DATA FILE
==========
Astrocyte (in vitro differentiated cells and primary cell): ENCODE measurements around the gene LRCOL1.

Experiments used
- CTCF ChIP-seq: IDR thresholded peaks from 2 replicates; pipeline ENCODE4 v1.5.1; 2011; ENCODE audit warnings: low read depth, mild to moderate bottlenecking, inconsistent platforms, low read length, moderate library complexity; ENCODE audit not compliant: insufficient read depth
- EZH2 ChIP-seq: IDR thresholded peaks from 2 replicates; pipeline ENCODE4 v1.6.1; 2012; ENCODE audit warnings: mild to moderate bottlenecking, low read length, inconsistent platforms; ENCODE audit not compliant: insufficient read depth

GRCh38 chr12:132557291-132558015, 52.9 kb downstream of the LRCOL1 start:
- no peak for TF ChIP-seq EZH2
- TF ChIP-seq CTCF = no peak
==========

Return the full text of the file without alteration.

Astrocyte (in vitro differentiated cells and primary cell): ENCODE measurements around the gene LRCOL1.

Experiments used
- CTCF ChIP-seq: IDR thresholded peaks from 2 replicates; pipeline ENCODE4 v1.5.1; 2011; ENCODE audit warnings: low read depth, mild to moderate bottlenecking, inconsistent platforms, low read length, moderate library complexity; ENCODE audit not compliant: insufficient read depth
- EZH2 ChIP-seq: IDR thresholded peaks from 2 replicates; pipeline ENCODE4 v1.6.1; 2012; ENCODE audit warnings: mild to moderate bottlenecking, low read length, inconsistent platforms; ENCODE audit not compliant: insufficient read depth

GRCh38 chr12:132557291-132558015, 52.9 kb downstream of the LRCOL1 start:
- no peak for TF ChIP-seq EZH2
- TF ChIP-seq CTCF = no peak